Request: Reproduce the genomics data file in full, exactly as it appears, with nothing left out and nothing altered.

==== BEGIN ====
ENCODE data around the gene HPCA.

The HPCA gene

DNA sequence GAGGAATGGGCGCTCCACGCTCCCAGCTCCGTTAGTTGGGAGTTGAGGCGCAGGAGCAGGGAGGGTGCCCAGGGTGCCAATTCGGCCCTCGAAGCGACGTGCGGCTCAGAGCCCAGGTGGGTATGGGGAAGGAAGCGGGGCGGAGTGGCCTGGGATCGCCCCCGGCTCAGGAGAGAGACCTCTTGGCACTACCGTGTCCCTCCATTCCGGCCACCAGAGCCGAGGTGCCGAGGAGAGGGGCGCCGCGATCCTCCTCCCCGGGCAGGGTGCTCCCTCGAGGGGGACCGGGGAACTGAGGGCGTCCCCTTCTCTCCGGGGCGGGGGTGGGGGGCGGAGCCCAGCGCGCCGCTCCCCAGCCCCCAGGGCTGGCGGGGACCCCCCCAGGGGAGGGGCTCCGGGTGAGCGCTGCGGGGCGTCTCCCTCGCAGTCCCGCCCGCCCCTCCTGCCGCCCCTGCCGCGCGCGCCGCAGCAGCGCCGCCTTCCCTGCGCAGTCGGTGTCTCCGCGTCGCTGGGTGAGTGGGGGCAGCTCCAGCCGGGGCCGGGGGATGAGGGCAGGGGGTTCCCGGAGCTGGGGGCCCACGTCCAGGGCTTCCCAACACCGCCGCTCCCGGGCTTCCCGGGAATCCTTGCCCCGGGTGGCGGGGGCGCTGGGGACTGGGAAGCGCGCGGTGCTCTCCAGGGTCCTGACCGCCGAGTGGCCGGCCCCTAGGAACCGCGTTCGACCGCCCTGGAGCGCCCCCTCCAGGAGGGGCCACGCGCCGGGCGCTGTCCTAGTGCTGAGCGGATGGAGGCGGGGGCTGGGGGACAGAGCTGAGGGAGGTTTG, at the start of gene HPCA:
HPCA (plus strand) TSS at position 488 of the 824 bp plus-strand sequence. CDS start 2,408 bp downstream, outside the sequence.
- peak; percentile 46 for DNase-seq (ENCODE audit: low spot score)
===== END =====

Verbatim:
ENCODE data around the gene HPCA.

The HPCA gene

DNA sequence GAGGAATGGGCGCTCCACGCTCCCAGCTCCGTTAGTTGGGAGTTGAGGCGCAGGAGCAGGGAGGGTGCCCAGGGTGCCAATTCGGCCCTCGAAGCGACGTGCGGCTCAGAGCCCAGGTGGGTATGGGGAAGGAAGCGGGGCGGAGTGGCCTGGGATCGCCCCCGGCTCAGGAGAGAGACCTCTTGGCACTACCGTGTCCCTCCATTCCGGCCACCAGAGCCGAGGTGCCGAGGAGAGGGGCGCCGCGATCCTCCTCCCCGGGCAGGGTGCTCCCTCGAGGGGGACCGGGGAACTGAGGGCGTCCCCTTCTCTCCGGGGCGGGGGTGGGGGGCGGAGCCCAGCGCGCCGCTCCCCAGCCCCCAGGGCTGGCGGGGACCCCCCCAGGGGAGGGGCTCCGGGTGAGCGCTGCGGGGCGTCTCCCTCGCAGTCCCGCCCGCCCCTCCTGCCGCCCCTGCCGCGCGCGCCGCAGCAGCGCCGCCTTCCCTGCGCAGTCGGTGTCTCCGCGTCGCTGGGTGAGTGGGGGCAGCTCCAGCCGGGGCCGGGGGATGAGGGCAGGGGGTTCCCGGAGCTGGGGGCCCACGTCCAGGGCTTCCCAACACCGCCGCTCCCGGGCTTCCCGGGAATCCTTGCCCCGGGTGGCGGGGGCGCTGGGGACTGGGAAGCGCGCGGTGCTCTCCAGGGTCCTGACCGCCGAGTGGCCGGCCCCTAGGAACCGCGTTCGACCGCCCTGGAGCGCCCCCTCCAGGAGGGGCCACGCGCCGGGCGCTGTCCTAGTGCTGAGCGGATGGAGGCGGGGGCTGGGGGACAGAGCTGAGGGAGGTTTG, at the start of gene HPCA:
HPCA (plus strand) TSS at position 488 of the 824 bp plus-strand sequence. CDS start 2,408 bp downstream, outside the sequence.
- peak; percentile 46 for DNase-seq (ENCODE audit: low spot score)